Use this URL to cite or link to this record in EThOS: https://ethos.bl.uk/OrderDetails.do?uin=uk.bl.ethos.501916
Title: Cognitive representations and attitudes as predictors of prosthetic use and recovery following lower limb amputation
Author: Callaghan, Brian G.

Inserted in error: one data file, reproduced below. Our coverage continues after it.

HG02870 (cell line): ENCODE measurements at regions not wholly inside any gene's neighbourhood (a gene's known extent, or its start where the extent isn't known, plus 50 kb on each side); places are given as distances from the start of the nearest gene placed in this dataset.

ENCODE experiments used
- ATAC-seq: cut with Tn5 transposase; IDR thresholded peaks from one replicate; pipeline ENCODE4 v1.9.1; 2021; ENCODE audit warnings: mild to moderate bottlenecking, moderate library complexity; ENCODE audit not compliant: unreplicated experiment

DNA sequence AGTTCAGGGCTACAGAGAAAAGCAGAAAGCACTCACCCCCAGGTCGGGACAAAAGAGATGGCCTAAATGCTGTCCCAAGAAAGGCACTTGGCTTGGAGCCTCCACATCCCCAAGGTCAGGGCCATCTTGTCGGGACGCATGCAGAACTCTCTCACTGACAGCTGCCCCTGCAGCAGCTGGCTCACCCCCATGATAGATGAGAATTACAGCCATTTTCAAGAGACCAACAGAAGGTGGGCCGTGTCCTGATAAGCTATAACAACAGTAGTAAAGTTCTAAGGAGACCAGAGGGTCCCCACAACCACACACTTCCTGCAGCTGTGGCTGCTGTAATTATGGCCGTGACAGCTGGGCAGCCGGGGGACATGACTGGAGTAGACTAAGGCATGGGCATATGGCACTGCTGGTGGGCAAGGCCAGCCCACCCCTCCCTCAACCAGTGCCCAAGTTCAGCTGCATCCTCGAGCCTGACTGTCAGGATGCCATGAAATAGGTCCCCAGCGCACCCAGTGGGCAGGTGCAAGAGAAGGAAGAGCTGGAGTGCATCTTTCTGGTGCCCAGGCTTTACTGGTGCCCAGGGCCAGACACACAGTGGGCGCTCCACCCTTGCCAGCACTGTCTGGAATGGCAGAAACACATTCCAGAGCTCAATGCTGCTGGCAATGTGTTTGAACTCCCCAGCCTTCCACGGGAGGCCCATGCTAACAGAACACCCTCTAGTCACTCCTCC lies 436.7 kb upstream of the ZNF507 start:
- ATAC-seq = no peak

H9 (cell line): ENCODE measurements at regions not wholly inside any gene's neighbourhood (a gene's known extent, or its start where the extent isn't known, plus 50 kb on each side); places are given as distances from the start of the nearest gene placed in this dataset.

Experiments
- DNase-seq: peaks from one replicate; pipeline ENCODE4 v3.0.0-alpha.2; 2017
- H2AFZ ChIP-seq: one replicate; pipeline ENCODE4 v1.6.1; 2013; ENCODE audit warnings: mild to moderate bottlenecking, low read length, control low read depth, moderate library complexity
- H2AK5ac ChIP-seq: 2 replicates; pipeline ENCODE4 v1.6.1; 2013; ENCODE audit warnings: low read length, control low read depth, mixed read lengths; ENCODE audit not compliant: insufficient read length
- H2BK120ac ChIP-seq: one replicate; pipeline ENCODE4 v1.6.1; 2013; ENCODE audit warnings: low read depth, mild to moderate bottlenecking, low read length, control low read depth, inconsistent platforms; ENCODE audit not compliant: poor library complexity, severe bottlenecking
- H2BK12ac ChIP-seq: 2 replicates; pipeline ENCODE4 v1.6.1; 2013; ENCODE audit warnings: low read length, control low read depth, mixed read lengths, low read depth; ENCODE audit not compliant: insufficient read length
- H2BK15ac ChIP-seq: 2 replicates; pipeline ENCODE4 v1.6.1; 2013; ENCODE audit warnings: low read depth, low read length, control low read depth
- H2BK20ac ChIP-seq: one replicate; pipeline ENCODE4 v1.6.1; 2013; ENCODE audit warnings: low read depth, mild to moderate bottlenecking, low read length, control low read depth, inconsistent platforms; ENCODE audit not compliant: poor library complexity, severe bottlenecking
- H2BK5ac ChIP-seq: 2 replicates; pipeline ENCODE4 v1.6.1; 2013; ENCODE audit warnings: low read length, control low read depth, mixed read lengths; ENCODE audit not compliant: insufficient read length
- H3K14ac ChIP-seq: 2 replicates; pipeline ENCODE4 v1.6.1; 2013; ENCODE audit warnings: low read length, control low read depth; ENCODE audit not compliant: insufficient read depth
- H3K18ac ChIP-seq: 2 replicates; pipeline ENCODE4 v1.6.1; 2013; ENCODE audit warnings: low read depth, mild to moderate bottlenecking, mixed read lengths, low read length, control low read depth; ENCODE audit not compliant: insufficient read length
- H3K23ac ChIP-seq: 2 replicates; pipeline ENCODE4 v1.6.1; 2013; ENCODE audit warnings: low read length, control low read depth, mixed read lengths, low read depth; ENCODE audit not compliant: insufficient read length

ISNI:       0000 0004 2668 7197
Awarding Body: University of Strathclyde
Current Institution: University of Strathclyde
Date of Award: 2008
Availability of Full Text:
Access from EThOS:
Access from Institution:
Abstract: